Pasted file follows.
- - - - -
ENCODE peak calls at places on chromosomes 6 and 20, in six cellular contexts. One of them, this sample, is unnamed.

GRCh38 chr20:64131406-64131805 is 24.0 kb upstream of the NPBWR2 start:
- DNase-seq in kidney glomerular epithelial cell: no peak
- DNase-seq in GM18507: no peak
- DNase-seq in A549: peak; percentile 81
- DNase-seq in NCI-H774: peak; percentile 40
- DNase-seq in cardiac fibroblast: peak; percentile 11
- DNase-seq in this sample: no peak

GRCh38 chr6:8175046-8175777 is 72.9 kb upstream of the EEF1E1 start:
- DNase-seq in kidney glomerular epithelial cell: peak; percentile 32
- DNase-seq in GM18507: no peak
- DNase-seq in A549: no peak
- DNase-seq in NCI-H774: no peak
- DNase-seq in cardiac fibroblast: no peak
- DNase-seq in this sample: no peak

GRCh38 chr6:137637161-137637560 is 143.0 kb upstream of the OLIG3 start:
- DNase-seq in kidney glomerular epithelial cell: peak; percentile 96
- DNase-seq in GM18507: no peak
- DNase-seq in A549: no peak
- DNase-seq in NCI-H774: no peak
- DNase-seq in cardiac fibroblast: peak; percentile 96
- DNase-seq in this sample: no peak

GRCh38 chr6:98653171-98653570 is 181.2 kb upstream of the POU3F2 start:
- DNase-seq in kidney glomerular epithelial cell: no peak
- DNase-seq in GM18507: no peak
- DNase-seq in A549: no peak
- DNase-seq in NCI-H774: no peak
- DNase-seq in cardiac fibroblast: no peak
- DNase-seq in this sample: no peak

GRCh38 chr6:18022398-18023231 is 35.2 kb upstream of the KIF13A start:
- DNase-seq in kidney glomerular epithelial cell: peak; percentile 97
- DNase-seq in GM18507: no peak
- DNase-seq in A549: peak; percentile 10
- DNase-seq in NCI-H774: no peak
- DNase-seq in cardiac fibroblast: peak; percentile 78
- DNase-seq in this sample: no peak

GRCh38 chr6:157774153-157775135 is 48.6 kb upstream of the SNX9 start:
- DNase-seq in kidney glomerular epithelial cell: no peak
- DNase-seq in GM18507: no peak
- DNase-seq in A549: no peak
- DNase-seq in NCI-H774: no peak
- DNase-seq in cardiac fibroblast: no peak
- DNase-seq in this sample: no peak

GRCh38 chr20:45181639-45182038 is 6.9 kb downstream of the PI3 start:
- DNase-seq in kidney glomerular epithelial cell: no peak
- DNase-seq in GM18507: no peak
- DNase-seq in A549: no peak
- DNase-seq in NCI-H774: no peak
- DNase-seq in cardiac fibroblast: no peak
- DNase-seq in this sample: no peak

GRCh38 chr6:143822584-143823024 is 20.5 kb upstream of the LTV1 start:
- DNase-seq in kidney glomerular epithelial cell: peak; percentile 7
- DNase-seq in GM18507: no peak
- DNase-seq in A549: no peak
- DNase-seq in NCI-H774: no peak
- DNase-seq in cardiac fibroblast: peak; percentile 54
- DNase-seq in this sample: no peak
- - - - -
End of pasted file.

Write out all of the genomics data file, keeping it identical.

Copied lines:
ENCODE peak calls at places on chromosomes 6 and 20, in six cellular contexts. One of them, this sample, is unnamed.

GRCh38 chr20:64131406-64131805 is 24.0 kb upstream of the NPBWR2 start:
- DNase-seq in kidney glomerular epithelial cell: no peak
- DNase-seq in GM18507: no peak
- DNase-seq in A549: peak; percentile 81
- DNase-seq in NCI-H774: peak; percentile 40
- DNase-seq in cardiac fibroblast: peak; percentile 11
- DNase-seq in this sample: no peak

GRCh38 chr6:8175046-8175777 is 72.9 kb upstream of the EEF1E1 start:
- DNase-seq in kidney glomerular epithelial cell: peak; percentile 32
- DNase-seq in GM18507: no peak
- DNase-seq in A549: no peak
- DNase-seq in NCI-H774: no peak
- DNase-seq in cardiac fibroblast: no peak
- DNase-seq in this sample: no peak

GRCh38 chr6:137637161-137637560 is 143.0 kb upstream of the OLIG3 start:
- DNase-seq in kidney glomerular epithelial cell: peak; percentile 96
- DNase-seq in GM18507: no peak
- DNase-seq in A549: no peak
- DNase-seq in NCI-H774: no peak
- DNase-seq in cardiac fibroblast: peak; percentile 96
- DNase-seq in this sample: no peak

GRCh38 chr6:98653171-98653570 is 181.2 kb upstream of the POU3F2 start:
- DNase-seq in kidney glomerular epithelial cell: no peak
- DNase-seq in GM18507: no peak
- DNase-seq in A549: no peak
- DNase-seq in NCI-H774: no peak
- DNase-seq in cardiac fibroblast: no peak
- DNase-seq in this sample: no peak

GRCh38 chr6:18022398-18023231 is 35.2 kb upstream of the KIF13A start:
- DNase-seq in kidney glomerular epithelial cell: peak; percentile 97
- DNase-seq in GM18507: no peak
- DNase-seq in A549: peak; percentile 10
- DNase-seq in NCI-H774: no peak
- DNase-seq in cardiac fibroblast: peak; percentile 78
- DNase-seq in this sample: no peak

GRCh38 chr6:157774153-157775135 is 48.6 kb upstream of the SNX9 start:
- DNase-seq in kidney glomerular epithelial cell: no peak
- DNase-seq in GM18507: no peak
- DNase-seq in A549: no peak
- DNase-seq in NCI-H774: no peak
- DNase-seq in cardiac fibroblast: no peak
- DNase-seq in this sample: no peak

GRCh38 chr20:45181639-45182038 is 6.9 kb downstream of the PI3 start:
- DNase-seq in kidney glomerular epithelial cell: no peak
- DNase-seq in GM18507: no peak
- DNase-seq in A549: no peak
- DNase-seq in NCI-H774: no peak
- DNase-seq in cardiac fibroblast: no peak
- DNase-seq in this sample: no peak

GRCh38 chr6:143822584-143823024 is 20.5 kb upstream of the LTV1 start:
- DNase-seq in kidney glomerular epithelial cell: peak; percentile 7
- DNase-seq in GM18507: no peak
- DNase-seq in A549: no peak
- DNase-seq in NCI-H774: no peak
- DNase-seq in cardiac fibroblast: peak; percentile 54
- DNase-seq in this sample: no peak